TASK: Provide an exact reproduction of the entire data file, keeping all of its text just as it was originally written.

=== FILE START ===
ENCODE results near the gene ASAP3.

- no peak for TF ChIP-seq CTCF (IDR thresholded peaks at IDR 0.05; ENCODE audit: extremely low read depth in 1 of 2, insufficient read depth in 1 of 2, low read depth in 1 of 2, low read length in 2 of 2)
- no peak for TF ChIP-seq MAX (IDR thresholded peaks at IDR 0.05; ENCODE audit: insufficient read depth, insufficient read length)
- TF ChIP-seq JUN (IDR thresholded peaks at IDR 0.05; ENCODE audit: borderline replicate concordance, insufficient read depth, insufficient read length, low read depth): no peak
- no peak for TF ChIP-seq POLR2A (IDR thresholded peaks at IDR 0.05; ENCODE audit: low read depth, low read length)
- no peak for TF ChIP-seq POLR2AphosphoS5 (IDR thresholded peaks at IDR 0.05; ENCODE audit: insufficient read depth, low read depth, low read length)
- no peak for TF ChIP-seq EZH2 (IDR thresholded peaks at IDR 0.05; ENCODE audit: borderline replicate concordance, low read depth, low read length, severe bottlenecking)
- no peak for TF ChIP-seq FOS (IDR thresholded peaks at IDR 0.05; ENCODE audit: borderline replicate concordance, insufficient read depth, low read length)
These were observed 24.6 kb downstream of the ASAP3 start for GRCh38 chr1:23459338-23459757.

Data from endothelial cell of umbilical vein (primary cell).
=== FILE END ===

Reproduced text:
ENCODE results near the gene ASAP3.

- no peak for TF ChIP-seq CTCF (IDR thresholded peaks at IDR 0.05; ENCODE audit: extremely low read depth in 1 of 2, insufficient read depth in 1 of 2, low read depth in 1 of 2, low read length in 2 of 2)
- no peak for TF ChIP-seq MAX (IDR thresholded peaks at IDR 0.05; ENCODE audit: insufficient read depth, insufficient read length)
- TF ChIP-seq JUN (IDR thresholded peaks at IDR 0.05; ENCODE audit: borderline replicate concordance, insufficient read depth, insufficient read length, low read depth): no peak
- no peak for TF ChIP-seq POLR2A (IDR thresholded peaks at IDR 0.05; ENCODE audit: low read depth, low read length)
- no peak for TF ChIP-seq POLR2AphosphoS5 (IDR thresholded peaks at IDR 0.05; ENCODE audit: insufficient read depth, low read depth, low read length)
- no peak for TF ChIP-seq EZH2 (IDR thresholded peaks at IDR 0.05; ENCODE audit: borderline replicate concordance, low read depth, low read length, severe bottlenecking)
- no peak for TF ChIP-seq FOS (IDR thresholded peaks at IDR 0.05; ENCODE audit: borderline replicate concordance, insufficient read depth, low read length)
These were observed 24.6 kb downstream of the ASAP3 start for GRCh38 chr1:23459338-23459757.

Data from endothelial cell of umbilical vein (primary cell).